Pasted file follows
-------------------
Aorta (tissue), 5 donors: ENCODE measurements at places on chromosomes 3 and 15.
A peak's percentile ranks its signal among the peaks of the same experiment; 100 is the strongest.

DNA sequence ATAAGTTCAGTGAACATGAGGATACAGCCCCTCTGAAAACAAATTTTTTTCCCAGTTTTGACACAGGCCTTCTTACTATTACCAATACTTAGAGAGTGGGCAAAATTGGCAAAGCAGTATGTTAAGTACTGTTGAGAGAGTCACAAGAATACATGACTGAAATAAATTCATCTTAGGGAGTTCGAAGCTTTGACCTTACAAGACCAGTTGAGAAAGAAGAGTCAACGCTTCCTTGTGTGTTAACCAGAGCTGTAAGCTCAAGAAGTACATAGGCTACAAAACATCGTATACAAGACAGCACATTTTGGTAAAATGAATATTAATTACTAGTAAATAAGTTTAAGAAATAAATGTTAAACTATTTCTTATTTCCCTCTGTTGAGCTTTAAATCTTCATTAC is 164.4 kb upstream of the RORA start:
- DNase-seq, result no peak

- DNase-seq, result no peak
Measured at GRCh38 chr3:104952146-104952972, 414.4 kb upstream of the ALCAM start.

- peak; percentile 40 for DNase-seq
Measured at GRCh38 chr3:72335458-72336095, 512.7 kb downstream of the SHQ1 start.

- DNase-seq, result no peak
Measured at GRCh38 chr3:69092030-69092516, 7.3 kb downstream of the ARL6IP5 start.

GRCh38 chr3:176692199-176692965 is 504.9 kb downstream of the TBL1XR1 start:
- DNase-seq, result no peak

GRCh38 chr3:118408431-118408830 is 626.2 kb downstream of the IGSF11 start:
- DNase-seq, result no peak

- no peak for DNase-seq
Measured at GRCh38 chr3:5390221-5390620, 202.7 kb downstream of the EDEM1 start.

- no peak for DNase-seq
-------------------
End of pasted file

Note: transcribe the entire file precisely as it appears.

Aorta (tissue), 5 donors: ENCODE measurements at places on chromosomes 3 and 15.
A peak's percentile ranks its signal among the peaks of the same experiment; 100 is the strongest.

DNA sequence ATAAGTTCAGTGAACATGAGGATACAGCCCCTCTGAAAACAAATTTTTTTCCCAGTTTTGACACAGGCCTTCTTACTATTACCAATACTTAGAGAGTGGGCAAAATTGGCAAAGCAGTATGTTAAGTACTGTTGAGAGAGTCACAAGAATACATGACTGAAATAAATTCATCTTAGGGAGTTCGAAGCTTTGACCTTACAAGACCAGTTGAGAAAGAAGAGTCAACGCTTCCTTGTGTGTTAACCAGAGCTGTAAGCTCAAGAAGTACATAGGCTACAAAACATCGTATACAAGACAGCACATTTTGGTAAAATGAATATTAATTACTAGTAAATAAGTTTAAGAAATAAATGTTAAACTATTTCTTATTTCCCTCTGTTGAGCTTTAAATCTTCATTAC is 164.4 kb upstream of the RORA start:
- DNase-seq, result no peak

- DNase-seq, result no peak
Measured at GRCh38 chr3:104952146-104952972, 414.4 kb upstream of the ALCAM start.

- peak; percentile 40 for DNase-seq
Measured at GRCh38 chr3:72335458-72336095, 512.7 kb downstream of the SHQ1 start.

- DNase-seq, result no peak
Measured at GRCh38 chr3:69092030-69092516, 7.3 kb downstream of the ARL6IP5 start.

GRCh38 chr3:176692199-176692965 is 504.9 kb downstream of the TBL1XR1 start:
- DNase-seq, result no peak

GRCh38 chr3:118408431-118408830 is 626.2 kb downstream of the IGSF11 start:
- DNase-seq, result no peak

- no peak for DNase-seq
Measured at GRCh38 chr3:5390221-5390620, 202.7 kb downstream of the EDEM1 start.

- no peak for DNase-seq